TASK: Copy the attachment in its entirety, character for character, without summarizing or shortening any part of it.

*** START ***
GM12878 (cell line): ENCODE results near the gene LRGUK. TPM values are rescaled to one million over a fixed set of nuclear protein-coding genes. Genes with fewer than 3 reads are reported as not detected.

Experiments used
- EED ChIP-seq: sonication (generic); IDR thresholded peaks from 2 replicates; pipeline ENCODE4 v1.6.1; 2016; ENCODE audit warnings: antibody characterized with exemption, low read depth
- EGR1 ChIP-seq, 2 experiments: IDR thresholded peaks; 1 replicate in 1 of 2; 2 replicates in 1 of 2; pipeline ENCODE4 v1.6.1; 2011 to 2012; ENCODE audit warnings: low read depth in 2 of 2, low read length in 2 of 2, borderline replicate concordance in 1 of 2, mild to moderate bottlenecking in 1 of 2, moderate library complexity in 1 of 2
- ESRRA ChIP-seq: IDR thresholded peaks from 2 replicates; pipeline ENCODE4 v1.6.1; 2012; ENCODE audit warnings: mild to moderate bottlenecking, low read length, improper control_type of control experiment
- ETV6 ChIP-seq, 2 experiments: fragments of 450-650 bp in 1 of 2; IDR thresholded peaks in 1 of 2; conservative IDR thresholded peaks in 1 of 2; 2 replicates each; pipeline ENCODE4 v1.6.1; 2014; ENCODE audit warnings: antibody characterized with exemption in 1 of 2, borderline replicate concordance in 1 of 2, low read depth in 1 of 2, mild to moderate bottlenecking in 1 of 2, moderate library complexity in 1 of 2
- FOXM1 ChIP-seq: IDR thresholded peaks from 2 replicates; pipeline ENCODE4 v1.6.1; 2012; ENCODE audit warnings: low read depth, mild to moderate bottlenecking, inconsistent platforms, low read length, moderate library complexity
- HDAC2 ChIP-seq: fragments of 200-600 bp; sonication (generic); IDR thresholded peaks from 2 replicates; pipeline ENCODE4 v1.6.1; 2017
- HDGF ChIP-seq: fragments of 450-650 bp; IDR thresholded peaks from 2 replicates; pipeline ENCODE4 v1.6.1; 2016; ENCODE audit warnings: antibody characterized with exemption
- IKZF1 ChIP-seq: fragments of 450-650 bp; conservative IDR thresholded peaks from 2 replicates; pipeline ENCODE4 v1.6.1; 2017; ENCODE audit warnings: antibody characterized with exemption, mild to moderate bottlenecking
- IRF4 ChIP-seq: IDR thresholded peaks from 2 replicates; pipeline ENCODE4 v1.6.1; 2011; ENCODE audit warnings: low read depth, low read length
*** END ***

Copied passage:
GM12878 (cell line): ENCODE results near the gene LRGUK. TPM values are rescaled to one million over a fixed set of nuclear protein-coding genes. Genes with fewer than 3 reads are reported as not detected.

Experiments used
- EED ChIP-seq: sonication (generic); IDR thresholded peaks from 2 replicates; pipeline ENCODE4 v1.6.1; 2016; ENCODE audit warnings: antibody characterized with exemption, low read depth
- EGR1 ChIP-seq, 2 experiments: IDR thresholded peaks; 1 replicate in 1 of 2; 2 replicates in 1 of 2; pipeline ENCODE4 v1.6.1; 2011 to 2012; ENCODE audit warnings: low read depth in 2 of 2, low read length in 2 of 2, borderline replicate concordance in 1 of 2, mild to moderate bottlenecking in 1 of 2, moderate library complexity in 1 of 2
- ESRRA ChIP-seq: IDR thresholded peaks from 2 replicates; pipeline ENCODE4 v1.6.1; 2012; ENCODE audit warnings: mild to moderate bottlenecking, low read length, improper control_type of control experiment
- ETV6 ChIP-seq, 2 experiments: fragments of 450-650 bp in 1 of 2; IDR thresholded peaks in 1 of 2; conservative IDR thresholded peaks in 1 of 2; 2 replicates each; pipeline ENCODE4 v1.6.1; 2014; ENCODE audit warnings: antibody characterized with exemption in 1 of 2, borderline replicate concordance in 1 of 2, low read depth in 1 of 2, mild to moderate bottlenecking in 1 of 2, moderate library complexity in 1 of 2
- FOXM1 ChIP-seq: IDR thresholded peaks from 2 replicates; pipeline ENCODE4 v1.6.1; 2012; ENCODE audit warnings: low read depth, mild to moderate bottlenecking, inconsistent platforms, low read length, moderate library complexity
- HDAC2 ChIP-seq: fragments of 200-600 bp; sonication (generic); IDR thresholded peaks from 2 replicates; pipeline ENCODE4 v1.6.1; 2017
- HDGF ChIP-seq: fragments of 450-650 bp; IDR thresholded peaks from 2 replicates; pipeline ENCODE4 v1.6.1; 2016; ENCODE audit warnings: antibody characterized with exemption
- IKZF1 ChIP-seq: fragments of 450-650 bp; conservative IDR thresholded peaks from 2 replicates; pipeline ENCODE4 v1.6.1; 2017; ENCODE audit warnings: antibody characterized with exemption, mild to moderate bottlenecking
- IRF4 ChIP-seq: IDR thresholded peaks from 2 replicates; pipeline ENCODE4 v1.6.1; 2011; ENCODE audit warnings: low read depth, low read length